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The player fans love to hate

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Everyone's favorite villainWere I to attempt to document every article, column and blog post of people taking joy in Rasheed Wallace eating crow, I'd likely develop carpal tunnel sydrome before I was halfway done. But I did spot this entry over at Basketbawlful that I thought was worth a look:

But I'll give Wallace this much: he tries (wittingly or no) to make things interesting. He says things nobody else has the guts to say anymore. Remember back in the 80s and early 90s, when it was okay to hate the guys you were playing against? Back then, players were constantly woofing it up to the media. Take 1984, for example. Prior to the Celtics' semifinal matchup against the Knicks, Cedric Maxwell proclaimed that he was going to shut down the league's scoring champion, Bernard King (who, by the way, was fresh off a first round series in which he'd averaged 42 points a game...with dislocated fingers on both hands). Max said, "I'm gonna stop the bitch. The Knicks are going to lose. There's no question about it." He then added a little spice by mimicking King's distinctive gait and saying, "No way a guy who walks like this is gonna get 40 on me." After the Celtics went up 2-0, Kevin McHale said, "They're in the grave right now, and we've got the shovel in our hands." Did all this talk inspire the Knicks? Well, King scored 40 twice, and the Knicks pushed the series to seven games, so maybe it did. But it made for a much more intriguing series.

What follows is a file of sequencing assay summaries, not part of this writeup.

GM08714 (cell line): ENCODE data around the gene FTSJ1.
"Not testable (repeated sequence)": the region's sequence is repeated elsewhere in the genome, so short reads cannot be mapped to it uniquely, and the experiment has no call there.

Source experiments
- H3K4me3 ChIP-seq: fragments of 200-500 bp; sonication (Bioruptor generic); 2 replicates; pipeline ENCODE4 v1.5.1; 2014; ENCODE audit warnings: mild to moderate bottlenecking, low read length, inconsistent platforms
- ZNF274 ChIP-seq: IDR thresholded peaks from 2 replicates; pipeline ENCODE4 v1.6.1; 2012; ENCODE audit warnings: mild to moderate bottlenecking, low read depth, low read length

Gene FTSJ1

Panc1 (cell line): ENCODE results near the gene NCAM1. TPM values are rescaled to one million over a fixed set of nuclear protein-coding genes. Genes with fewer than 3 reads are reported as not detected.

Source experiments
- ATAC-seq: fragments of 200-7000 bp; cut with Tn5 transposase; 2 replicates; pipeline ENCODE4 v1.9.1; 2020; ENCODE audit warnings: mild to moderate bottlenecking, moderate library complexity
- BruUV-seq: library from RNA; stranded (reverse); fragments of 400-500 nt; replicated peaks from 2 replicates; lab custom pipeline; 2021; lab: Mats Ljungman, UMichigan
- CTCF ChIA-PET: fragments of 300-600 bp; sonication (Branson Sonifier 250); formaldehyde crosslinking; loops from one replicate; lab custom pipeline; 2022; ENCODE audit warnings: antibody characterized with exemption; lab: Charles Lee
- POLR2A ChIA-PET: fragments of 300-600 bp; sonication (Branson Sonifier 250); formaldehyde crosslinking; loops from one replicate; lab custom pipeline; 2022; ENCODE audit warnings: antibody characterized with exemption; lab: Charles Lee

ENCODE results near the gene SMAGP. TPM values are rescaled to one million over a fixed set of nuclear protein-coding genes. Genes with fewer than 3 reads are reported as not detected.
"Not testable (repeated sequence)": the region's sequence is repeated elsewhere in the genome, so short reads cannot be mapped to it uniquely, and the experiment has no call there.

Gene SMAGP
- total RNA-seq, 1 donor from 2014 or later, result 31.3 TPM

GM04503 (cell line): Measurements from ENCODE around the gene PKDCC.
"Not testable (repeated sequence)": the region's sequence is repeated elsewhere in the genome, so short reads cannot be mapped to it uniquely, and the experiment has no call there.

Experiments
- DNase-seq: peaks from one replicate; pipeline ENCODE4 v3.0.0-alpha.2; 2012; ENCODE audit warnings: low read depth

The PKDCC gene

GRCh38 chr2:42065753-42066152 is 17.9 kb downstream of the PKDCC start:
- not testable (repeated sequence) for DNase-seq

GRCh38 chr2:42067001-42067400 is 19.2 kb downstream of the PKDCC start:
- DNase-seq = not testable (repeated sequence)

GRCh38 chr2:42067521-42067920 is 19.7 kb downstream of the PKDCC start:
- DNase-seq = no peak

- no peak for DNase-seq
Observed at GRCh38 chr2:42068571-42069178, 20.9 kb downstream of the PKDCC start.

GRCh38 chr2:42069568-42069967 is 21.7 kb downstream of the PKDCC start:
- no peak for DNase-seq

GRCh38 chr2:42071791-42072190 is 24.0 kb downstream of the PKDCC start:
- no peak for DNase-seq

Another thing to remember about Rasheed's guarantee. He was only stating what most fans, experts, and bookies were already thinking: that, all things being equal, the Pistons were the superior team and should have won the game. Of course, all things aren't equal, and the best team doesn't always win. Which, of course, is why they play the games. But basketball, like anything elese, is much more intriguing when there are heroes to love and villains to hate. ANd 'Sheed is that rare player who is secure enough in himself and his ability that he isn't afraid to be booed, isn't afraid to be hated. In fact, he seems to enjoy it. So thank you, Rasheed Wallace, for being so wonderfully hateable.

I had just "praised" Anderson "Sideshow" Varejao a few days ago for filling the same role: the player the opposing team loves to hate. Sideshow, though, is cultivating a rivalry with his incessant motion on the court, not his incessant talking off of it. In the grand scheme of things, there's room for it all. And if the Pistons no longer fit the role of the underdog they embraced so much the past two seasons, well, let's hope they can step up and play the role of the villain.

Muwahahahaha!! (or "Sheed gets his pie hole shut") [Basketbawful]